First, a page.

This essay offers a critical engagement with Rosamond S. King's Island Bodies: Transgressive Sexualities in the Caribbean Imagination (2014), arguing that King enacts a ground-shifting interdisciplinary and translinguistic approach to the study of Caribbean sexualities and gender explorations. King's work is notable for its bridging of the divide between scholarship, literature, and activism, producing new understandings of transgression and agency that challenge both those who see the Caribbean as homophobic and those who see gender-nonconformity and sexual freedom of expression as global North–influenced corruptions. The essay explores the implications for King's conception of the “Caribglobal” and for her expansive and nuanced explications of the ways Caribbean peoples engage with gender, sexuality, visibility, and community belonging.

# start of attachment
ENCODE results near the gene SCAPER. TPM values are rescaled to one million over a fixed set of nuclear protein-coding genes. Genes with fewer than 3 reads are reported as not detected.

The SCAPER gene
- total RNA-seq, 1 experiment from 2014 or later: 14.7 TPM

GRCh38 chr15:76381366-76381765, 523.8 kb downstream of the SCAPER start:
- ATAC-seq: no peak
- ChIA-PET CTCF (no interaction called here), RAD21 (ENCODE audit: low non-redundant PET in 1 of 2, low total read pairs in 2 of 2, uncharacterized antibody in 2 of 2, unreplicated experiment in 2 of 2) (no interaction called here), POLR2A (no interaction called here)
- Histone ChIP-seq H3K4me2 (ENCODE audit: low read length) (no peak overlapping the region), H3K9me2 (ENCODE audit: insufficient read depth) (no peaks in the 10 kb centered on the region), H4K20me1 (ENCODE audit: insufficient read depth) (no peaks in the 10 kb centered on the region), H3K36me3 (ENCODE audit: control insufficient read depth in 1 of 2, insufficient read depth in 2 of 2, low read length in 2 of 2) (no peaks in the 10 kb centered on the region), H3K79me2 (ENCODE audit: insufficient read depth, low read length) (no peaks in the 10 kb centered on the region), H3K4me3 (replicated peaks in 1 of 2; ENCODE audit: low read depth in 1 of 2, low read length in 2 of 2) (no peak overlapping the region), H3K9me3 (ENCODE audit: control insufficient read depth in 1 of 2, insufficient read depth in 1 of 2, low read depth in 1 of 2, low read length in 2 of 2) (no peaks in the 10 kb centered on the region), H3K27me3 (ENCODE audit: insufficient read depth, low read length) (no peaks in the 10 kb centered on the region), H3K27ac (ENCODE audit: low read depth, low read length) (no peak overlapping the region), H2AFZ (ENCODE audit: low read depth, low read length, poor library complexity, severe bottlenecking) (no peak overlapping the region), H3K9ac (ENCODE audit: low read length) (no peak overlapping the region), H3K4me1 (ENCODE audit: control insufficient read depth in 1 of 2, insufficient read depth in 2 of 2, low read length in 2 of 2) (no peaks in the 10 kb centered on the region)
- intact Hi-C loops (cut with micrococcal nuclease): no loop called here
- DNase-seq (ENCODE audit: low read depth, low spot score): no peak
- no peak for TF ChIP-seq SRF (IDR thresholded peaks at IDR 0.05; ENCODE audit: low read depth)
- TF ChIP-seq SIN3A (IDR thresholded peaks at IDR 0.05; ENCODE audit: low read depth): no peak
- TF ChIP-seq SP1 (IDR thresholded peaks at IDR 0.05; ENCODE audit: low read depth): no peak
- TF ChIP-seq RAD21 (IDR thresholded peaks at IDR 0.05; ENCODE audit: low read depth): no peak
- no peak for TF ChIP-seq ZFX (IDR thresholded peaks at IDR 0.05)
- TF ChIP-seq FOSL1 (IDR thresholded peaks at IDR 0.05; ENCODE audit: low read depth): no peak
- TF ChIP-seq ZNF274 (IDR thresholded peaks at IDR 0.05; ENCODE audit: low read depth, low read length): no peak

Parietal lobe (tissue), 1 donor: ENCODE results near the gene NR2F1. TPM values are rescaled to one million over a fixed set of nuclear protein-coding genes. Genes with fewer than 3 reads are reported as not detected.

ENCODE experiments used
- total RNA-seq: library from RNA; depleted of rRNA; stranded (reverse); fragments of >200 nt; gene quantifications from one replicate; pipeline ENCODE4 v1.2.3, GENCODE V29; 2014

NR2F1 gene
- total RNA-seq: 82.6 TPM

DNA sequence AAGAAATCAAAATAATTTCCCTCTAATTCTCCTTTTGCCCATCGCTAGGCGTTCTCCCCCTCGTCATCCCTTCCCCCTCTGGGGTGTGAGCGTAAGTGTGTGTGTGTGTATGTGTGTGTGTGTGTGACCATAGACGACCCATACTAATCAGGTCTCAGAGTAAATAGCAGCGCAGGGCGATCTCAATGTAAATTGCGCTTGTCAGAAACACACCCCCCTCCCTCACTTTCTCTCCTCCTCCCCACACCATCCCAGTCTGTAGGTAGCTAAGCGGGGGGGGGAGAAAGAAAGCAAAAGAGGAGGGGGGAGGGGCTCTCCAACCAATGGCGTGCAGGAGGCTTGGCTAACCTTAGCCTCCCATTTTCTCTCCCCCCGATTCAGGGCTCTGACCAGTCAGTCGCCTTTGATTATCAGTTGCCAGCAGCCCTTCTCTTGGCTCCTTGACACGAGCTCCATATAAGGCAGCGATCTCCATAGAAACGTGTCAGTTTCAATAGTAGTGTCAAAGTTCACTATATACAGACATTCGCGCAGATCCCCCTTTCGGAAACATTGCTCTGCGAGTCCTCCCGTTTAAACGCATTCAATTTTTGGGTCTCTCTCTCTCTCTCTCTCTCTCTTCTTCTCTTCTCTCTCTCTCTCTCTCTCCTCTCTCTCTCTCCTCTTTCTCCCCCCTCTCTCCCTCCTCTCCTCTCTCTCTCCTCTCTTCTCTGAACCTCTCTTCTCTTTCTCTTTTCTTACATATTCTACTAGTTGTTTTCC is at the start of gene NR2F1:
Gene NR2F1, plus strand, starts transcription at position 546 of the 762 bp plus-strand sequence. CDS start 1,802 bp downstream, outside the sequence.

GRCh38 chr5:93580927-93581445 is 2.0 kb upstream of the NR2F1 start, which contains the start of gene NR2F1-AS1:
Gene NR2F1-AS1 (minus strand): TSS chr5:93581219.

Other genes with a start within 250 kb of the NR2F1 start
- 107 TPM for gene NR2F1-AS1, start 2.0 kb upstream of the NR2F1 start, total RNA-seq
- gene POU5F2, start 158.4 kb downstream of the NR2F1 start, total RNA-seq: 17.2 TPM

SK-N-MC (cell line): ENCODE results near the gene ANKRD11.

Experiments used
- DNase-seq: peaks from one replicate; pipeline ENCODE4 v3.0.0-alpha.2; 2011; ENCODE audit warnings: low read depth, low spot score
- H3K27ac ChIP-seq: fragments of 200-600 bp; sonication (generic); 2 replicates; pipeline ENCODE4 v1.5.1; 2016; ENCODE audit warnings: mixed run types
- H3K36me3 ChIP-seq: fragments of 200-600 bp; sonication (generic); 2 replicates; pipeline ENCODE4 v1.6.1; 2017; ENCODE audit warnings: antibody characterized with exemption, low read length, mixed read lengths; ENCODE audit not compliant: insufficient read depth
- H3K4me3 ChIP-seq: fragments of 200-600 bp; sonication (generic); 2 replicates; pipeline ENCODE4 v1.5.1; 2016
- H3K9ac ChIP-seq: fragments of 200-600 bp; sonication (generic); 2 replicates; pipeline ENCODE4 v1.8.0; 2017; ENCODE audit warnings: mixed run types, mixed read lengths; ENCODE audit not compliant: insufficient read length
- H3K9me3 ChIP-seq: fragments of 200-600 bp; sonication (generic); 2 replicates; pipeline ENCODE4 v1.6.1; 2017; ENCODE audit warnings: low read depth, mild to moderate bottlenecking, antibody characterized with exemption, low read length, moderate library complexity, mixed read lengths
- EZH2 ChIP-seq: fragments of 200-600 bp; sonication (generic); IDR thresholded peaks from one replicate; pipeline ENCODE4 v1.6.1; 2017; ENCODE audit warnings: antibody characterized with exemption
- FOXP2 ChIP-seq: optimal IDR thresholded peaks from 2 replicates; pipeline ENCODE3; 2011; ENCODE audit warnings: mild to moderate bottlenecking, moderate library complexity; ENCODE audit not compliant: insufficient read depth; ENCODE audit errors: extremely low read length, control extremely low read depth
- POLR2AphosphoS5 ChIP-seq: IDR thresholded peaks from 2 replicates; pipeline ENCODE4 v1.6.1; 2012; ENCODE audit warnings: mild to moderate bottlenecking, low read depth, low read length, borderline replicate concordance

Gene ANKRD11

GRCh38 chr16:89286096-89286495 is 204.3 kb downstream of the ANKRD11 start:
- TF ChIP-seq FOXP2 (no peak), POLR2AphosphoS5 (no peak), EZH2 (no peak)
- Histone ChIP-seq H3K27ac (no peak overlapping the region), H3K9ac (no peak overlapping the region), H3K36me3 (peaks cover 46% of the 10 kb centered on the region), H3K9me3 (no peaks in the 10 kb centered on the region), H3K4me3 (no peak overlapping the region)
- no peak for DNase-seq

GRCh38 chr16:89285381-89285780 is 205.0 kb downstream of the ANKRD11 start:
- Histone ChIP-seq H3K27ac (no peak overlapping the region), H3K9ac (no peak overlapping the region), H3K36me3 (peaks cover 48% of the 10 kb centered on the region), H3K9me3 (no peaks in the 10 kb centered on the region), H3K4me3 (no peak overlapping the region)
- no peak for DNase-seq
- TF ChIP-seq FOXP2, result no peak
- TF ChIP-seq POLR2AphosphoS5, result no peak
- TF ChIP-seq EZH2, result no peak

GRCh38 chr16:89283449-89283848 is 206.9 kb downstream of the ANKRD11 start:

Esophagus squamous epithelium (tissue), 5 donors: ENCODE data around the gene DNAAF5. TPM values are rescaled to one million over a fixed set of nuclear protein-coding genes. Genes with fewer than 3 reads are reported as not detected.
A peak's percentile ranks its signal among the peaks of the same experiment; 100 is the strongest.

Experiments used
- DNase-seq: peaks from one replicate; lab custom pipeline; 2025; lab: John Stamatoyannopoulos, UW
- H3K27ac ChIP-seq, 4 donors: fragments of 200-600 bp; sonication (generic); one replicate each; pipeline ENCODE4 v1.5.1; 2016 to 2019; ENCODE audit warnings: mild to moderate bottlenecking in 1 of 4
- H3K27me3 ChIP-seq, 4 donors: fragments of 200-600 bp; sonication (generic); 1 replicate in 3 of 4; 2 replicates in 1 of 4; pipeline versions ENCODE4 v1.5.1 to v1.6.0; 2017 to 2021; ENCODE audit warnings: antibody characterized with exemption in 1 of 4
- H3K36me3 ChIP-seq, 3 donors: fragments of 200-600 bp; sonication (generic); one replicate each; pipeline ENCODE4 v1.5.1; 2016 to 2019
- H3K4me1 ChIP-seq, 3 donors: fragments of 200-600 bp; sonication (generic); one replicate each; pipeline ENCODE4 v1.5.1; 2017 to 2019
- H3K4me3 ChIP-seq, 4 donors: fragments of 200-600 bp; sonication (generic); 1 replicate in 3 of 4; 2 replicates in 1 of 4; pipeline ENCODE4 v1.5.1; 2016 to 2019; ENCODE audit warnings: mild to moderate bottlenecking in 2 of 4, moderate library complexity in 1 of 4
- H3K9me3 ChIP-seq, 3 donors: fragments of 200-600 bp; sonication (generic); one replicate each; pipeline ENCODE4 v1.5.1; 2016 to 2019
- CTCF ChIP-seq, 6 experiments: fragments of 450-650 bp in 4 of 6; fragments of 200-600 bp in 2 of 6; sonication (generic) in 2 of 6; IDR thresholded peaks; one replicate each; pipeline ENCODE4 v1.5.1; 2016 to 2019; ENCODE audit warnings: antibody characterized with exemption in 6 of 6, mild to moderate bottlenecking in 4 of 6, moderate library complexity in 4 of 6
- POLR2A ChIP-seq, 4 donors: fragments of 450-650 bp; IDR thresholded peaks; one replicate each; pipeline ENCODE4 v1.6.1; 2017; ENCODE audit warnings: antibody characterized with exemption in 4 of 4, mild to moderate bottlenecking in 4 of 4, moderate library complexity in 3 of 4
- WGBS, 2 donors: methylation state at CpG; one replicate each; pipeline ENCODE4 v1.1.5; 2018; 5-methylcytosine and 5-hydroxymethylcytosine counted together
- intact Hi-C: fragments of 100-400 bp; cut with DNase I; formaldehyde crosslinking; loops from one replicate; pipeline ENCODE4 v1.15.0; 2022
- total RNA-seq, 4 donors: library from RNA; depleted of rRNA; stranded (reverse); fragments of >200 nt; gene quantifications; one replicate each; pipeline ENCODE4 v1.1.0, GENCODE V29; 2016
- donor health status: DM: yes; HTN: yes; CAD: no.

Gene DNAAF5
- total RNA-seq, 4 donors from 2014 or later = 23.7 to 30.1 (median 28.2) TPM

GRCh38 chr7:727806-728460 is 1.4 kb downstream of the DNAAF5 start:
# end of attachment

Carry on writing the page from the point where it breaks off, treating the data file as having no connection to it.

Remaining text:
Lisa Outar; Indigenous Sexualities: Rosamond S. King's Island Bodies and the Radical Politics of Scholarship. Small Axe 1 March 2017; 21 (1 (52)): 241–249. doi: https://doi.org/10.1215/07990537-3843998
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